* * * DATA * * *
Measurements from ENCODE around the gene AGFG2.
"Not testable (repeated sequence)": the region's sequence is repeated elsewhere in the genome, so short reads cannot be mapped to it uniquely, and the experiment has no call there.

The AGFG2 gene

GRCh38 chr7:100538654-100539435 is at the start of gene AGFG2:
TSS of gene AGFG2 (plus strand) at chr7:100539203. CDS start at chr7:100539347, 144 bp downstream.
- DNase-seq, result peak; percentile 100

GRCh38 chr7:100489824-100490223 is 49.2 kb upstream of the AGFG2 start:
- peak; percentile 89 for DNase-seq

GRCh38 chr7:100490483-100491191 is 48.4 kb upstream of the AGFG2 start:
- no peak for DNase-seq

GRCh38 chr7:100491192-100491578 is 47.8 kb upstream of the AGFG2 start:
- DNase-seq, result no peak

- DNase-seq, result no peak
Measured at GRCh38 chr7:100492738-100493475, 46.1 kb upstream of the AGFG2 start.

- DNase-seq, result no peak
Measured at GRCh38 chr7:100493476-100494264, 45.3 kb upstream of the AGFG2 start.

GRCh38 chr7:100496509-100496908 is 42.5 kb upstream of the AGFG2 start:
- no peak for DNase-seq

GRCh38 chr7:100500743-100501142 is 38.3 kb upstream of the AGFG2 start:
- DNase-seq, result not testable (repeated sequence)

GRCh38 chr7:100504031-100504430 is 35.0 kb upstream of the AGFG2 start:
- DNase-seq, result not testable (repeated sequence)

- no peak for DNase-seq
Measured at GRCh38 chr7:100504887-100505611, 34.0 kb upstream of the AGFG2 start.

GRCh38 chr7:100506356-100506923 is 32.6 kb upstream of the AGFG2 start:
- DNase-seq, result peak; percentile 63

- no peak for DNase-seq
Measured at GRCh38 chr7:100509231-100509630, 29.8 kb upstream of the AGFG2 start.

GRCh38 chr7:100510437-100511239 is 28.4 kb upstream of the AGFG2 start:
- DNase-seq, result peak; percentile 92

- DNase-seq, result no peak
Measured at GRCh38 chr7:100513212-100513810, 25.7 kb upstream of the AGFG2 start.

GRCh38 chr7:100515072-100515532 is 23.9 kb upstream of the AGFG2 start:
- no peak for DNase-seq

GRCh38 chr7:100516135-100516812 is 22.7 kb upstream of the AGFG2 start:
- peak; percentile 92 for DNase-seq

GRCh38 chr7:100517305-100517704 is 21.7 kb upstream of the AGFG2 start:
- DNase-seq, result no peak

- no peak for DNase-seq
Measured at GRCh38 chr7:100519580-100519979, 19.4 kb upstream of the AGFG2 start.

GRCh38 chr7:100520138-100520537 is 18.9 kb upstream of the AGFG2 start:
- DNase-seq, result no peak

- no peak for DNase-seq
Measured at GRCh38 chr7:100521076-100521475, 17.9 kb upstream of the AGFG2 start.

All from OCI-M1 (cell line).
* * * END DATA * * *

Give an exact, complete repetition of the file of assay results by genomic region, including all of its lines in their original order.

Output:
Measurements from ENCODE around the gene AGFG2.
"Not testable (repeated sequence)": the region's sequence is repeated elsewhere in the genome, so short reads cannot be mapped to it uniquely, and the experiment has no call there.

The AGFG2 gene

GRCh38 chr7:100538654-100539435 is at the start of gene AGFG2:
TSS of gene AGFG2 (plus strand) at chr7:100539203. CDS start at chr7:100539347, 144 bp downstream.
- DNase-seq, result peak; percentile 100

GRCh38 chr7:100489824-100490223 is 49.2 kb upstream of the AGFG2 start:
- peak; percentile 89 for DNase-seq

GRCh38 chr7:100490483-100491191 is 48.4 kb upstream of the AGFG2 start:
- no peak for DNase-seq

GRCh38 chr7:100491192-100491578 is 47.8 kb upstream of the AGFG2 start:
- DNase-seq, result no peak

- DNase-seq, result no peak
Measured at GRCh38 chr7:100492738-100493475, 46.1 kb upstream of the AGFG2 start.

- DNase-seq, result no peak
Measured at GRCh38 chr7:100493476-100494264, 45.3 kb upstream of the AGFG2 start.

GRCh38 chr7:100496509-100496908 is 42.5 kb upstream of the AGFG2 start:
- no peak for DNase-seq

GRCh38 chr7:100500743-100501142 is 38.3 kb upstream of the AGFG2 start:
- DNase-seq, result not testable (repeated sequence)

GRCh38 chr7:100504031-100504430 is 35.0 kb upstream of the AGFG2 start:
- DNase-seq, result not testable (repeated sequence)

- no peak for DNase-seq
Measured at GRCh38 chr7:100504887-100505611, 34.0 kb upstream of the AGFG2 start.

GRCh38 chr7:100506356-100506923 is 32.6 kb upstream of the AGFG2 start:
- DNase-seq, result peak; percentile 63

- no peak for DNase-seq
Measured at GRCh38 chr7:100509231-100509630, 29.8 kb upstream of the AGFG2 start.

GRCh38 chr7:100510437-100511239 is 28.4 kb upstream of the AGFG2 start:
- DNase-seq, result peak; percentile 92

- DNase-seq, result no peak
Measured at GRCh38 chr7:100513212-100513810, 25.7 kb upstream of the AGFG2 start.

GRCh38 chr7:100515072-100515532 is 23.9 kb upstream of the AGFG2 start:
- no peak for DNase-seq

GRCh38 chr7:100516135-100516812 is 22.7 kb upstream of the AGFG2 start:
- peak; percentile 92 for DNase-seq

GRCh38 chr7:100517305-100517704 is 21.7 kb upstream of the AGFG2 start:
- DNase-seq, result no peak

- no peak for DNase-seq
Measured at GRCh38 chr7:100519580-100519979, 19.4 kb upstream of the AGFG2 start.

GRCh38 chr7:100520138-100520537 is 18.9 kb upstream of the AGFG2 start:
- DNase-seq, result no peak

- no peak for DNase-seq
Measured at GRCh38 chr7:100521076-100521475, 17.9 kb upstream of the AGFG2 start.

All from OCI-M1 (cell line).